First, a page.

The Last Exorcism

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When you have the delightfully humble, up-and-coming American actress Ashley Bell (pictured top left) on the phone attempting her best ‘You’re terrible Muriel’ impression from the 1994 hit ‘Muriel’s Wedding’, it’s difficult to believe that mere months ago she was contorting, convulsing and playing mean with the devil, auditioning for her next film ‘The Last Exorcism’.

Following a deceitful evangelical minister, the film reveals the tumultuous events that arise as a result of the minister feeling a need to reveal his fraudulent actions in his final exorcism, which he agrees to be filmed by a documentary crew. Bell plays the sheltered and conservative Nell Sweetzer, a role which was physically demanding from the get-go.

“For both the audition and the call-back, I was exorcised. They were summoning this demon out of me and I was lying down on the carpet in West Hollywood with this man above me. I was convulsing and just thinking that my parents would be so proud of me,” jokes the actress.

Patrick Fabian plays the charismatic role of Cotton Marcus, the troubled evangelical minister living a lie by pretending to cure supposed victims of possession. Says Fabian, “What my character has been doing is mostly a sham, and so he feels the need to come clean. I invite a film crew to witness what I do and how I do it in order to expose the lies I’ve been perpetuating.”
Directed by Daniel Stamm, the film is shot primarily in pseudo-documentary format, effectively utilising hand-held devices to capture a disjointed, raw intensity. But before you sigh and say you’ve seen it all before, the documentary film style of ‘The Last Exorcism’ is used with tact, intelligence and creativity, enhancing the story and allowing the actors to tell the tale, not merely the camera device. It’s far more impressive than any ‘Paranormal Activity’ or ‘Blair Witch Project’.

“‘The Last Exorcism’ makes the audience feel extremely vulnerable,” tells Bell. “You’re following this reverend and when he begins to doubt his façade, and to crack, the audience too begins to feel vulnerable and exposed. It has so many turns, it’s very scary. And it’s such a different breed of horror film.”

Tackling the contentious debate surrounding religious fundamentalism and demonism, it’s impossible not to ask both Bell and Fabian’s views on the always topical subject. Says Bell, “I read everything I could possibly get my hands on, I listened to everything, I talked to a lot of people. I also went to a lot of Baptist Churches in the deep valley. When I started, I doubted that possession could be real. I started listening to tapes of actual exorcisms and watching things, and then a voice would come out that is neither female, male, human or even animal and you don’t know what it is. You get goose-bumps. I think I believe more now than what I did going into it. It [the film] borders on the power of suggestion as opposed to actual possession. It’s a tricky, tricky subject but what I’ve read certainly makes me question everything a little more.”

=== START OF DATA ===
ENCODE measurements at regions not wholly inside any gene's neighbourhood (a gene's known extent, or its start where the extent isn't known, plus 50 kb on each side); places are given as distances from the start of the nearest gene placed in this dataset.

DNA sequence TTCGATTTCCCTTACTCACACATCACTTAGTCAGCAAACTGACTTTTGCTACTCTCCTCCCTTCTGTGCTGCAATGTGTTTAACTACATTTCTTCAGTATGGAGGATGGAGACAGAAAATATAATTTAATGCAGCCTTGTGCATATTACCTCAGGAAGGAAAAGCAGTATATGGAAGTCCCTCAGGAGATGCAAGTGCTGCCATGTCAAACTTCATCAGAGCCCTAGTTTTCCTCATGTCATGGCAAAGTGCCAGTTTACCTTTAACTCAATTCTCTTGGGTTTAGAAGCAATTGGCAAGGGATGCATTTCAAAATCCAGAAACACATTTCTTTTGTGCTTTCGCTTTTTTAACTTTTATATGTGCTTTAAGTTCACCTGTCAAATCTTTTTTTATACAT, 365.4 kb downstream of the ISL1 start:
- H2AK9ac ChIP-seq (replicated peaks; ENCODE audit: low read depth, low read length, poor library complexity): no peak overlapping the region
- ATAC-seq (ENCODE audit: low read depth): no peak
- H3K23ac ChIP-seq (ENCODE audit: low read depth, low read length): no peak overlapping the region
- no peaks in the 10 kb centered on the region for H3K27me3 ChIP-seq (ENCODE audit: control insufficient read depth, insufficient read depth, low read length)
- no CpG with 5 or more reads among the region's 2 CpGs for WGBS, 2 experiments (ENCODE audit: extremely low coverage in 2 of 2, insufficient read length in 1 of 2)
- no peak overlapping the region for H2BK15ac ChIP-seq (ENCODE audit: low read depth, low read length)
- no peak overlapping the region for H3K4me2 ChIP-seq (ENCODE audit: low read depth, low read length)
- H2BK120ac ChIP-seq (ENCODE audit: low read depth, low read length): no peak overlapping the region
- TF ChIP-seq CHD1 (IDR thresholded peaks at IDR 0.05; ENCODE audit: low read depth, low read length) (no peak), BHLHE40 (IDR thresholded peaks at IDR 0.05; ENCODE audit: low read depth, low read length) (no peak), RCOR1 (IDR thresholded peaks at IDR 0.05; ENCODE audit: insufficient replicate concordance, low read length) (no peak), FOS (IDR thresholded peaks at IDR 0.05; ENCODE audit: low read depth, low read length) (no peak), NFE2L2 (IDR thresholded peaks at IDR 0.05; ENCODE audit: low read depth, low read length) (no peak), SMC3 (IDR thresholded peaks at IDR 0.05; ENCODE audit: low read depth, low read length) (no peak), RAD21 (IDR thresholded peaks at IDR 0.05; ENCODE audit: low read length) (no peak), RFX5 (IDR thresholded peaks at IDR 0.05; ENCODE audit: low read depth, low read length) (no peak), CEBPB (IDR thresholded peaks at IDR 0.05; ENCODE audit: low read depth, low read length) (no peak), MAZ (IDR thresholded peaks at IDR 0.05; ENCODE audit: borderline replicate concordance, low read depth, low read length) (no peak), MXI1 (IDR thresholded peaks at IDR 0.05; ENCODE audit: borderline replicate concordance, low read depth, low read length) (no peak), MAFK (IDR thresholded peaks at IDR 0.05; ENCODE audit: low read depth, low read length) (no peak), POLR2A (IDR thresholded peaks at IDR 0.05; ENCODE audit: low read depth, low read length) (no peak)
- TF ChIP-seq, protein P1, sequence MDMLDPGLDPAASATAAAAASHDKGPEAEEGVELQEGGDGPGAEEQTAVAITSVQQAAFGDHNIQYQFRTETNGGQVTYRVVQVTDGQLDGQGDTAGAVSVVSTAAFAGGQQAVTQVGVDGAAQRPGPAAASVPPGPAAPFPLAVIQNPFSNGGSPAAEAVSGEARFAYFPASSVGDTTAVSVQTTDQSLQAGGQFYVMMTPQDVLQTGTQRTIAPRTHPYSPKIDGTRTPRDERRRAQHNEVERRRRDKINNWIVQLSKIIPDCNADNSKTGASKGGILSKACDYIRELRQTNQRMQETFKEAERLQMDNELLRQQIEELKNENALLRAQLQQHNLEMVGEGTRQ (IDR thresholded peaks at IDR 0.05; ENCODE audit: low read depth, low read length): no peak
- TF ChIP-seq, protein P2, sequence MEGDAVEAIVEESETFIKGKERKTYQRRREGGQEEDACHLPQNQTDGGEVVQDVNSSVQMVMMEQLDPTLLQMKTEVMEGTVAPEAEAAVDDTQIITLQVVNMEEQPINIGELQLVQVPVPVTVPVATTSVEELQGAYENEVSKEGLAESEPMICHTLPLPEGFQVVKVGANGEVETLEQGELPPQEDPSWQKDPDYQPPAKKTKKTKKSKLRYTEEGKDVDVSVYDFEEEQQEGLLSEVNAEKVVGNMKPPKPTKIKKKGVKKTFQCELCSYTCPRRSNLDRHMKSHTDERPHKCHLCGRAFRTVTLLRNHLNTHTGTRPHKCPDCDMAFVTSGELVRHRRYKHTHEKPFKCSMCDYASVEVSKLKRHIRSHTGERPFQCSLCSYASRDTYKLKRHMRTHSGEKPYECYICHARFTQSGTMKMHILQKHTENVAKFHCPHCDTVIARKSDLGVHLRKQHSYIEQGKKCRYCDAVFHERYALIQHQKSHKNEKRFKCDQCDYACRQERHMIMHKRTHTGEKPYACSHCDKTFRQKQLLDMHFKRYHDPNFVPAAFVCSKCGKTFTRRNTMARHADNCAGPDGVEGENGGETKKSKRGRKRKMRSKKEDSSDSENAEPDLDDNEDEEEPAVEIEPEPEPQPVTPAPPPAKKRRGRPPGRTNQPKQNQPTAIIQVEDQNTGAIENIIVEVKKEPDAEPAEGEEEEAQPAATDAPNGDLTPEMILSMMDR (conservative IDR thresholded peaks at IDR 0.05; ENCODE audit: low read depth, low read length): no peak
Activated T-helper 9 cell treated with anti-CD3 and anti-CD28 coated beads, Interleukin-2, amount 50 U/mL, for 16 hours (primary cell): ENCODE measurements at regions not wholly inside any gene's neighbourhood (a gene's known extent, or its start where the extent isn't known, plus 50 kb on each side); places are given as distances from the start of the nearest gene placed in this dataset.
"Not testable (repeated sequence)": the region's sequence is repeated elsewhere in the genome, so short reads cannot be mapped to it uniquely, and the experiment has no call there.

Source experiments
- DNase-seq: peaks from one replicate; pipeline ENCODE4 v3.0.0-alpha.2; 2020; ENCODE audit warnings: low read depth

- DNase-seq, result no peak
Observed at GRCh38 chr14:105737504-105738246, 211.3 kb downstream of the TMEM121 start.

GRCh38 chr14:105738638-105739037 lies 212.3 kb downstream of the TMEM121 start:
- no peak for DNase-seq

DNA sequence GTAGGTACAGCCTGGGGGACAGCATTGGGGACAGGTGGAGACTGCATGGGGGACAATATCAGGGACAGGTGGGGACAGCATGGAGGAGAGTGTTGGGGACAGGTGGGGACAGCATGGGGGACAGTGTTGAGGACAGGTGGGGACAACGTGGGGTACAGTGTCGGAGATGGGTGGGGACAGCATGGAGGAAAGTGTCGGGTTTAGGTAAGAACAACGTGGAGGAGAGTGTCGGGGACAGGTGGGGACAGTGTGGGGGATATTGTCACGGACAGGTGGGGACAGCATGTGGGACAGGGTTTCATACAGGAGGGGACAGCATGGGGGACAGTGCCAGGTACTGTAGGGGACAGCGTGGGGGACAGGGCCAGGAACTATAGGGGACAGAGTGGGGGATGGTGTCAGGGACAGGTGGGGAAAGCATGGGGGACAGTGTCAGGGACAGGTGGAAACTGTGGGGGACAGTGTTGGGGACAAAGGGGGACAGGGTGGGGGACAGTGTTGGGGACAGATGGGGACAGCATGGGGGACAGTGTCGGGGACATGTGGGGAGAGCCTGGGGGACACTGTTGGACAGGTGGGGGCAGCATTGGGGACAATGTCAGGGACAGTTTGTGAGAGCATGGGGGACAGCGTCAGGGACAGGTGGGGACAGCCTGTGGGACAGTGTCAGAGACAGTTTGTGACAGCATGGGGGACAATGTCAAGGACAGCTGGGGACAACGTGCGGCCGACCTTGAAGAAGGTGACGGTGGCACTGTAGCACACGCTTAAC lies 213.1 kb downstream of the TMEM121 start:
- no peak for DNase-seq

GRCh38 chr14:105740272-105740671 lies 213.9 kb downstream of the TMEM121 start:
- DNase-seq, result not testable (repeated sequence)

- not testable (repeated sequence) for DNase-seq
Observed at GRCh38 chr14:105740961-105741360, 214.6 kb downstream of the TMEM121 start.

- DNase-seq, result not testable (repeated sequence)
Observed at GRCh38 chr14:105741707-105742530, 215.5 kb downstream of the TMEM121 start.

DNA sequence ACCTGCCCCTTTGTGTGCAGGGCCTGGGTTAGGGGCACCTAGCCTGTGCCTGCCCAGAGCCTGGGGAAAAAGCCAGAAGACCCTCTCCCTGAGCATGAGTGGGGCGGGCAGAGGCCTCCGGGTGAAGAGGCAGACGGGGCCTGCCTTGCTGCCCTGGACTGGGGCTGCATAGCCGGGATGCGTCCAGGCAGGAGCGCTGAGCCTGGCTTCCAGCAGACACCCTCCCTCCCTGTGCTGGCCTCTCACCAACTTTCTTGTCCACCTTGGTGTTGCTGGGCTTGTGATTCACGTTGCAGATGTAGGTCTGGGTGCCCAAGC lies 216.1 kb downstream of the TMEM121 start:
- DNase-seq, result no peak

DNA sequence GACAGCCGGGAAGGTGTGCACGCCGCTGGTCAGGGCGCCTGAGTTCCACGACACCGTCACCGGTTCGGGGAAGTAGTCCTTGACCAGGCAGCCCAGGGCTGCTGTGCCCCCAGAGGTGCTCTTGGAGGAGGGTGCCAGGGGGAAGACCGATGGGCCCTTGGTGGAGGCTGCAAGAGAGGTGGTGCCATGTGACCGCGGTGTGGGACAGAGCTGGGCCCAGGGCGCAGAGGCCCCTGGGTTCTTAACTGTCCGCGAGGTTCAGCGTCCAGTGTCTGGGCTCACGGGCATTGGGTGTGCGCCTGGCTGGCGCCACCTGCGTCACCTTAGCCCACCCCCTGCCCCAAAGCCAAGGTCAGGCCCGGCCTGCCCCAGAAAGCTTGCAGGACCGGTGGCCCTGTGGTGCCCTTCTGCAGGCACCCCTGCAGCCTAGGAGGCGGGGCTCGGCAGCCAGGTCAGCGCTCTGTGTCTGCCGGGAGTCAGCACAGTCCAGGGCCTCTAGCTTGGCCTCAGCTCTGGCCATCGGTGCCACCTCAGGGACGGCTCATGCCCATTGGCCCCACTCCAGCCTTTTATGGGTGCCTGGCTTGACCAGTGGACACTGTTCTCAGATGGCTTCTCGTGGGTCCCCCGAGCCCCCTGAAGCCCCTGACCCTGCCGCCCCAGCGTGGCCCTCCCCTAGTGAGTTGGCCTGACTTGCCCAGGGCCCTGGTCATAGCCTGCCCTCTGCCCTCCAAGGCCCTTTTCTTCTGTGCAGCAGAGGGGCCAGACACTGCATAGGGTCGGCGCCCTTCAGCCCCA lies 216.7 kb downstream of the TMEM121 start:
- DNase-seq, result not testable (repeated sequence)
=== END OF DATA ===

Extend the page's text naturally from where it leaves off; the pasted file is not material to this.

Fabian feels similarly: “I definitely believe evil exists; I feel I’ve been in its presence. Too many stories have been documented throughout history to chalk them all up to mental illness or complete fabrication. I think people absolutely can be ‘overcome’ with emotion and energy, but to say that someone can actually be ‘possessed’ by the devil, well, now you venture into whether or not there is a devil and I’m not sure I can say there is; at least not in the horns-on-the-head kind of way.”

Industry magazine, ‘Variety’ praises ‘The Last Exorcism’ for going against the grain of standard exorcist films, an instruction that was given to Bell from the outset. “Daniel [Stamm] actually said, ‘Watch every exorcist film and then don’t do that!’ And whilst we may love or flinch at the trashy or terrifying scenes of revolving heads and projectile vomit that have become so notorious in exorcist flicks, one thing is certain: ‘The Last Exorcism’ isn’t your average horror film, though both Bell and Fabian are huge fans of the classic genre.

Says Fabian on a final note: “Nothing was better than staying up late and getting creeped out, goose-fleshed and outright scared by horror films growing up, and even now, for that matter. My biggest thrill would be knowing that ‘The Last Exorcism’ made a few teenage guys lose their cool and freaked them out.”

The Last Exorcism’ is due for international cinematic release on August 27.